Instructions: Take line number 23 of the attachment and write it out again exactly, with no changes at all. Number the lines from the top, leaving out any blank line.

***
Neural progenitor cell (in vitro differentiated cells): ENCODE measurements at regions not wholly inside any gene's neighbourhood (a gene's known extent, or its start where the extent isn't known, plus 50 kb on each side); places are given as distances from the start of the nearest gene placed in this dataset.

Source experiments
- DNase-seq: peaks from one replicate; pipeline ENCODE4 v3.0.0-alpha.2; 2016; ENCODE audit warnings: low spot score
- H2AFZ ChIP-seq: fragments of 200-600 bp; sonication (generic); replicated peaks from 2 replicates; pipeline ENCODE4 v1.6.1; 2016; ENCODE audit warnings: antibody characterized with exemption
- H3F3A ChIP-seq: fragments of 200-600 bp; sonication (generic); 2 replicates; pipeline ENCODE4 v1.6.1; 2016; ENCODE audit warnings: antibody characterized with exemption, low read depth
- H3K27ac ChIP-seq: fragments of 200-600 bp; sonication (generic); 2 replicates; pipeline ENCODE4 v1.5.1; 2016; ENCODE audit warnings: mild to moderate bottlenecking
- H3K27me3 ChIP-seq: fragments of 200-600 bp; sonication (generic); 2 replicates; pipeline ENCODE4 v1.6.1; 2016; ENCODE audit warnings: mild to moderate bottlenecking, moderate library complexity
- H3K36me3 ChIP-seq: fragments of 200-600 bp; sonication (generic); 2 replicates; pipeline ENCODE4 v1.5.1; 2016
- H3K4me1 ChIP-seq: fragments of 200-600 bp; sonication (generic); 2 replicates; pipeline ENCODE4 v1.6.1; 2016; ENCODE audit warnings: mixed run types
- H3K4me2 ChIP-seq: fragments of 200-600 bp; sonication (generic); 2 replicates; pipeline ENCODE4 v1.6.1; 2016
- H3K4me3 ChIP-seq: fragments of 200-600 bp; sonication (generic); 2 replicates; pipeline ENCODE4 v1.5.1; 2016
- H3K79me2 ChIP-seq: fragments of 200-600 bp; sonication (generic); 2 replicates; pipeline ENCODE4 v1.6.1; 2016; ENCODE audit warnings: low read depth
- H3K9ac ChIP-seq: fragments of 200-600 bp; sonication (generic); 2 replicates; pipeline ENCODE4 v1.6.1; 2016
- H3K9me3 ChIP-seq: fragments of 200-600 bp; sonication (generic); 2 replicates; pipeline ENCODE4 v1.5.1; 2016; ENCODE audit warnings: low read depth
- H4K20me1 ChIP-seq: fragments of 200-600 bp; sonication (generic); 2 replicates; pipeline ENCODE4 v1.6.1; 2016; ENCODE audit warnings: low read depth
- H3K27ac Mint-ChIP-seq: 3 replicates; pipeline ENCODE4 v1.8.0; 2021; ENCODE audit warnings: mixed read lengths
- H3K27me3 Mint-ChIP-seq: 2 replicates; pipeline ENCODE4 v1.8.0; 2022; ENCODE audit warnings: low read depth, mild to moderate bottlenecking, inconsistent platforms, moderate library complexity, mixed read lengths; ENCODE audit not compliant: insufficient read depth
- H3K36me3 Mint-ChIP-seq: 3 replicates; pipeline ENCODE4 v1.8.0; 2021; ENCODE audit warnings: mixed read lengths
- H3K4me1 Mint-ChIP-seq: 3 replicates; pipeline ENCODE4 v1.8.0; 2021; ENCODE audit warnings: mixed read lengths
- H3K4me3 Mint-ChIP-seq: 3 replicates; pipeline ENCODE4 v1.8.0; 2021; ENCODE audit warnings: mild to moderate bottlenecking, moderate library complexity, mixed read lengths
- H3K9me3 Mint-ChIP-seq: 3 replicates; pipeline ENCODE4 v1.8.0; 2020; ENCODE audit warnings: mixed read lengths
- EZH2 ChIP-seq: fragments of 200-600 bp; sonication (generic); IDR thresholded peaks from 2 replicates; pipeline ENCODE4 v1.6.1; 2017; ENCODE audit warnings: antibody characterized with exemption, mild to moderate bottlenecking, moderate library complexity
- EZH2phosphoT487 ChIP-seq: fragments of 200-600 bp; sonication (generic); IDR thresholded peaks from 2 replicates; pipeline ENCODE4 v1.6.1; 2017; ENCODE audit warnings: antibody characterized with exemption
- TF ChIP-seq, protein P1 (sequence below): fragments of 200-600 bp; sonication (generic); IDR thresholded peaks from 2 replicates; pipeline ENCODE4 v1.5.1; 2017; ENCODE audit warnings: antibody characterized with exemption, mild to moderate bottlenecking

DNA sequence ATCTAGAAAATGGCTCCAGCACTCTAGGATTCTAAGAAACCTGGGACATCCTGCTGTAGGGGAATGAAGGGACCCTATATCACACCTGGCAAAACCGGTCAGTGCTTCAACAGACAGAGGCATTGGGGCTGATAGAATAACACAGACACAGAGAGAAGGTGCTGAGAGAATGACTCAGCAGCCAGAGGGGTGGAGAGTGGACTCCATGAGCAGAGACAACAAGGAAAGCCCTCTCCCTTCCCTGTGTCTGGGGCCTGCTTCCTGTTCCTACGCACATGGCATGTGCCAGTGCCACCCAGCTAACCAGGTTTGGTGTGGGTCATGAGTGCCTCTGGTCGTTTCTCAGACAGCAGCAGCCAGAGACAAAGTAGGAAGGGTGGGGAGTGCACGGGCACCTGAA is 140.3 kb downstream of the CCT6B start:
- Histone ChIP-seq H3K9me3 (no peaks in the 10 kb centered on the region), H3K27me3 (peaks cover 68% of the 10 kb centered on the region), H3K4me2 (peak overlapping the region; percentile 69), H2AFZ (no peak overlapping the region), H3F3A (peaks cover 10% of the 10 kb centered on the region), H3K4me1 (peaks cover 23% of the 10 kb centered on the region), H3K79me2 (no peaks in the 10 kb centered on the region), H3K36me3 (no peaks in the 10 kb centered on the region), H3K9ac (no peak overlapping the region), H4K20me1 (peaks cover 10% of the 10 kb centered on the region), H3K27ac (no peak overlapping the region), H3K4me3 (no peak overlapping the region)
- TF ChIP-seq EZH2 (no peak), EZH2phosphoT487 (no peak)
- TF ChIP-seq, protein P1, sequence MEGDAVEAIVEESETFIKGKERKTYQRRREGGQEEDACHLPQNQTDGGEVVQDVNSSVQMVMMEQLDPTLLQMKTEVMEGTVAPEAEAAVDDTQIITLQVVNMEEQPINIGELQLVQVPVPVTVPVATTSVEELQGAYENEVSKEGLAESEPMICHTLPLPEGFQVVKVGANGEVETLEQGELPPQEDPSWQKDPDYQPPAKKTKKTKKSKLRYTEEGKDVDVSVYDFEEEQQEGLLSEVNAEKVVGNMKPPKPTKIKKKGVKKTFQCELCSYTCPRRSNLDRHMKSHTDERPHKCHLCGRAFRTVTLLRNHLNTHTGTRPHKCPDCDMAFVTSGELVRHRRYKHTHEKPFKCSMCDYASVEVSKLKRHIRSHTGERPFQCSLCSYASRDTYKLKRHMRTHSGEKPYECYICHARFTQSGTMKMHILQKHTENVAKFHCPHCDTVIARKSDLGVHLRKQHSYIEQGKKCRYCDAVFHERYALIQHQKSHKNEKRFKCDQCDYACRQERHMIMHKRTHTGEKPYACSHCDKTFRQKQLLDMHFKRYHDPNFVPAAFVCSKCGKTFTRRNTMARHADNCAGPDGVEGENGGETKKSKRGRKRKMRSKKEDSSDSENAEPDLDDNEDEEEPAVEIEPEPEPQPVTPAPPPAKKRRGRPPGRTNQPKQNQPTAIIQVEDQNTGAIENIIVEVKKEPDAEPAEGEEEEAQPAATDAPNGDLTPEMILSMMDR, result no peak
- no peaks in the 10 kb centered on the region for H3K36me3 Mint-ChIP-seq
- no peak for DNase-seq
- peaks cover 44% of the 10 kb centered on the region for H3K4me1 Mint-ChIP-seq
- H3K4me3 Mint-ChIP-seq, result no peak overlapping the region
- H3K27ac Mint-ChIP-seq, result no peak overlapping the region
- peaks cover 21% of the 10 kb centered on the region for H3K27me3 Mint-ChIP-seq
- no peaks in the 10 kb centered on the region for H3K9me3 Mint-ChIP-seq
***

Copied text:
- EZH2phosphoT487 ChIP-seq: fragments of 200-600 bp; sonication (generic); IDR thresholded peaks from 2 replicates; pipeline ENCODE4 v1.6.1; 2017; ENCODE audit warnings: antibody characterized with exemption